Political Fiction

From DariaWiki

Political fiction is more than made-up stories that mention politics. In its purest form, this genre encompasses tales that in one way or another manage to editorialize on current situations and trends in real-world politics, government, politicians, political parties and policies, and so on. This rule applies even if the stories' situations and characters are not, on the face of it, anything from reality. If an adult Jane Lane runs for public office--say, mayor of Lawndale--her given attitudes about what is good or bad in the political system will in some way reflect what the author also thinks. Lawndale is a microcosm of the American political landscape, and Jane--no matter how expertly the tale is written--serves as a kind of sock puppet for the author. When cleverly done, a certain amount of satirical skewering is evident. If badly done, the sock-puppet nature of the main character is too obvious to permit enjoyment of the tale.

The most believable examples of political Daria fanfiction are those derived from the characters' political views as expressed in the show. (See Daria and Politics.) The fandom is fortunate (perhaps) in that many characters have political views that are easy to tease out for writing purposes.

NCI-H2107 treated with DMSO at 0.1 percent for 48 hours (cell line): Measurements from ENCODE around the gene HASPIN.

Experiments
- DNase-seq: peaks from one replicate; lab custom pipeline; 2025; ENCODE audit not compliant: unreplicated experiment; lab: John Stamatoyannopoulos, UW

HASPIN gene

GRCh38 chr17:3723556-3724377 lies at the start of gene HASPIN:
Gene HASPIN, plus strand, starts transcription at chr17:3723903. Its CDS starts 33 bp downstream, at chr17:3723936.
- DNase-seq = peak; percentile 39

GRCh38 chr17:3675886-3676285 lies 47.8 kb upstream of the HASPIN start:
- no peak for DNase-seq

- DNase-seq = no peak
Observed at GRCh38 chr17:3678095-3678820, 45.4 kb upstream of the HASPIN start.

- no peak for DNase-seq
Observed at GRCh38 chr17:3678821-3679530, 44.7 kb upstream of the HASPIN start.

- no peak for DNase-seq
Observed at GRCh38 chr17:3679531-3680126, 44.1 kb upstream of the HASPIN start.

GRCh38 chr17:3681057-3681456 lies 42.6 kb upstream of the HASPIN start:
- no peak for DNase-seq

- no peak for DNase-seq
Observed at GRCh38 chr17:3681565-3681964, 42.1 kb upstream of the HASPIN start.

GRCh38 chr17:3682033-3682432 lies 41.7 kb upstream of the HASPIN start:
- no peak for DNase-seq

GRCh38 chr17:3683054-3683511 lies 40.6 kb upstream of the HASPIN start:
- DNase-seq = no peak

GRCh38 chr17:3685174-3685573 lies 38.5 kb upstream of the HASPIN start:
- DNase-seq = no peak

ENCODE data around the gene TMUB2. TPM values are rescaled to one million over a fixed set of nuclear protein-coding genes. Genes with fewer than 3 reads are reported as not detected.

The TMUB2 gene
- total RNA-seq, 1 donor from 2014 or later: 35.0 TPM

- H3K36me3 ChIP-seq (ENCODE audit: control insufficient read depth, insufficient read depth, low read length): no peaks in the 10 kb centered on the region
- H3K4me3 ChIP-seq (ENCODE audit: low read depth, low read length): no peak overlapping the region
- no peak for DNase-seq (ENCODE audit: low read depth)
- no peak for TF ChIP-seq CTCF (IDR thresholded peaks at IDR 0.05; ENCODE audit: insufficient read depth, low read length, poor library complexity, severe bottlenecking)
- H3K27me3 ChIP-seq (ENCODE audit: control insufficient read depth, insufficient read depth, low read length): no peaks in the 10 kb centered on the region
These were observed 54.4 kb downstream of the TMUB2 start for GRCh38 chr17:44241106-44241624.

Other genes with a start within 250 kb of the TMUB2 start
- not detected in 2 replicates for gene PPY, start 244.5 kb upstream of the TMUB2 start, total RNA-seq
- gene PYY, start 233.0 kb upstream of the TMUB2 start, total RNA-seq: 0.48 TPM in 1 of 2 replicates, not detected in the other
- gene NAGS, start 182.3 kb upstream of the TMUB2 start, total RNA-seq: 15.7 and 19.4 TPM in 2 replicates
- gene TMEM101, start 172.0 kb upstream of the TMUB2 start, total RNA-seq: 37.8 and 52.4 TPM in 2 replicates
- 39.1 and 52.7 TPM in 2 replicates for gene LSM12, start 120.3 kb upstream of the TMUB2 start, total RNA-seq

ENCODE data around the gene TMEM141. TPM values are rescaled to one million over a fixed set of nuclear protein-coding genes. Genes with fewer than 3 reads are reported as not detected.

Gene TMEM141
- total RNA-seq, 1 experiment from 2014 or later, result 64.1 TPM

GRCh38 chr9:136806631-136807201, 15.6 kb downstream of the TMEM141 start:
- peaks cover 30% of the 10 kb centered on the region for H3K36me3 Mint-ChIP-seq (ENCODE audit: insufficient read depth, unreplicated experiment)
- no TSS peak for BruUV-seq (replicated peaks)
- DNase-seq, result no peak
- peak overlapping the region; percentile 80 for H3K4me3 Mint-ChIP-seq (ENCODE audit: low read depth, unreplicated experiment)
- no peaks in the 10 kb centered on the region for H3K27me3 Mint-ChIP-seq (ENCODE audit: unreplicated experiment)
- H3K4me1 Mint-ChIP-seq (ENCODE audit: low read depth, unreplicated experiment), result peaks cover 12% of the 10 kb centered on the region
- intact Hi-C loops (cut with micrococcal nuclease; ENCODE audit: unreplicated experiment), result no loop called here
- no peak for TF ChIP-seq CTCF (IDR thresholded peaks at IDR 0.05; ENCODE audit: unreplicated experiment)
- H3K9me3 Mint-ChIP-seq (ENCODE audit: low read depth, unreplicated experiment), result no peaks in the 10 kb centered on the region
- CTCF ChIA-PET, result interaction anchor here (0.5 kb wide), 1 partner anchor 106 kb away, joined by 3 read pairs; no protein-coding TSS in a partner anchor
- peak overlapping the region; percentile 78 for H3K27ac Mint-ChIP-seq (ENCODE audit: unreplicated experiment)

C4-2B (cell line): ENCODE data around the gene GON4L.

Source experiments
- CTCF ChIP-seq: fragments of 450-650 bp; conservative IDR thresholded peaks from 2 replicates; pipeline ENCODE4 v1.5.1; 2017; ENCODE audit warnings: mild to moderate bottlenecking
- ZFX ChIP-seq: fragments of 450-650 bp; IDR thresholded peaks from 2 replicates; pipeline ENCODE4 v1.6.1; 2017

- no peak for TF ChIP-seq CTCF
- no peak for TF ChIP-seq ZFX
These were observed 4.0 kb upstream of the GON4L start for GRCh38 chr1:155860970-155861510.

A major subgenre of this writing convention is the creation of utopias (political states that, in the author's mind, would work best) and dystopias (political states in which everything has gone to hell). While utopias are rare as hen's teeth in Daria fanfiction, dystopias are known, if rare.

Examples of Political *Daria* Fanfiction[edit]

  • "Inauguration," by Nick Gaston: an older Daria is elected to the U.S. Presidency, implicitly as an independent. She is noted to have received less than half a million votes in Texas.
  • "I'm With Stupid," from Fundamental Daria, by Disco316: Jodie Landon is the Republican Vice-Presidential candidate, with Kevin Thompson as the Presidential Candidate. The ficlet describes the proceedings at the 2032 GOP National Convention.
  • "Politricks Are Not for Kids," by Brian Taylor: a middle-aged Daria and Jane work for Democratic party President Tom Sloane as his 'fixers' who keep the party in line. Both Daria and Jane express contempt for most of the politicians in the party and opposition, who they view as dragging their heels on needed left-wing policies. Jodie Landon and Sandi Griffin, meanwhile, have become high-ranking Republicans.